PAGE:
Let me make something clear: not only do I own Call of Duty: Black Ops, I’ve stayed up until four a.m. twice in the past week, blasting my way through the jungles of Vietnam and Laos until my eyes stopped focusing and I staggered off to feverish dreams of endless spiderholes. So when I make the case that there’s something inappropriate about this game, it’s kind of like a guy wandering around a bbq talking about how inhumane modern slaughterhouse conditions are, while chomping down on a giant burger. I’m a big hypocrite, and I would be grateful if someone in the comments could convince me that these shooters are totally wholesome fun.
It was this commercial that got me thinking:
There’s a really fascinating perspective trick at play here. Notice that we don’t see anybody get shot. There’s no blood. But from the POV of a Call of Duty player, which all these people are meant to be, all you are focused on is the enemy being ripped apart by your bullets. So in the commercial, we see the blissed-out expressions of people in the act of committing unseen acts of violence. It’s a celebration of bloodlust. Believe me, I know how those guys feel. There’s something deeply, disturbingly satisfying about crushing your enemies, seeing them driven before you, and hearing the lamentations of the women. But while first person shooters are a pleasure, maybe they’re a guilty pleasure.
I’m going to propose that it is Wrong to derive pleasure from the virtual killing of other human beings, especially when it’s simulated with a maximum of realism. I’m not saying it’s wrong because it makes us more violent; that may or may not be true, and I really don’t want to start linking to psychology journals here. So pretend for a minute that it was a scientific fact that first person shooters had no effect whatsoever on your real-world behavior. I’d still say it’s Wrong to enjoy simulated killing. I’m not saying that first person shooters should be banned and I’m not saying I don’t indulge, a lot. I’m saying that intellectually, assembling a highlight reel of your greatest headshots seems like a questionable way to get your kicks.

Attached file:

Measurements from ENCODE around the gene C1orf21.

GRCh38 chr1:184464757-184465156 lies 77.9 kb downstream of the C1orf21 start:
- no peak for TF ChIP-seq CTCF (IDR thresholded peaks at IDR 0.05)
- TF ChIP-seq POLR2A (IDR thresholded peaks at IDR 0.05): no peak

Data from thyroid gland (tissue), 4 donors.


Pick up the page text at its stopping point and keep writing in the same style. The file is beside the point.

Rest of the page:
I know that statement deserves a thousand words of intellectual defense which I’m not going to offer today. I’m putting the cart before the horse. Everything that follows should be Part 2, and Part 1 would be proving that simulating something immoral is itself immoral in any way. For now, I will only say that regardless of your feelings on first person shooters, you probably do not approve of certain Japanese videogames in which you get to stalk women.
I’m not saying those games are exactly equivalent to shooters. I’m saying there’s probably a line somewhere; not everything that can be simulated for entertainment purposes, should be simulated for entertainment purposes. The questions that remain for another day are:
- Where is this line?
- How much of our discomfort with these games comes from the feeling that they will negatively impact the behavior of the players, and how much of it is a conviction that this should simply not be fun?
Getting back to shooters, I know there’s a big difference between a military scenario and a murder spree. But you have to remember that the large majority of first person shooter hours are logged in multiplayer. In that context, the player isn’t role playing some noble defense of democracy. If anything, the player is unleashing bullets at somewhere wearing an American uniform. So I’m not sold on the idea that shooters are okay because you’re the “good guy.”
Now when I say all this killing is “Wrong,” I realize, of course, that I’m indicting the majority of videogames ever made, which all feature enemies to slaughter. I think Grand Theft Auto IV is one of the crowning achievements of Western civilization, and I don’t want to concede it’s a little Wrong too. But maybe it is. How many times have you started shooting civilians just to lure in the cops, so you can see how many cops you can take out before the helicopter gets you?
But if getting pleasure from killing is wrong, doesn’t that mean a lot of your favorite action movies are wrong? What would Die Hard be without the body count? But Die Hard has characters, a plot, and dialogue. If Die Hard is opium, than a first person shooter is heroin. The killing is front and center, and everything else is a skippable cutscene.
In all honesty, I need to point out that I’m making this argument intellectually, not emotionally. My gut says violent games and movies are harmless fun. But my gut also tells me that my five-year-old son should not play Black Ops for another ten years. Doesn’t that say something?
Like I said, I’m casually skirting around some very complex philosophical issues at the core of all popular entertainment. But I would rather discuss videogames than Kant today, so I’m moving on.
Not all first person shooters are created equal. It seems to me that even if simulated killing is wrong, there are different levels of wrong.
LEAST WRONG: The games where you’re not supposed to be killing real people. In Halo, it’s aliens. In Resident Evil and Left 4 Dead, it’s zombies. I’d even put Team Fortress is this category, since the characters are cartoony.
MORE WRONG: Games which attempt to make the killing as realistic as possible, but create a fictional conflict for the killing to take place in. The big one here (in my apartment, at least) is Modern Warfare 2. The developers obviously took tremendous care in making the enemies act like real people, both before they are shot, and while they attempt to drag their bleeding bodies to safety before sprawling on the ground dead. Anyone who has played the infamous “No Russian” mission knows how disturbing this can be.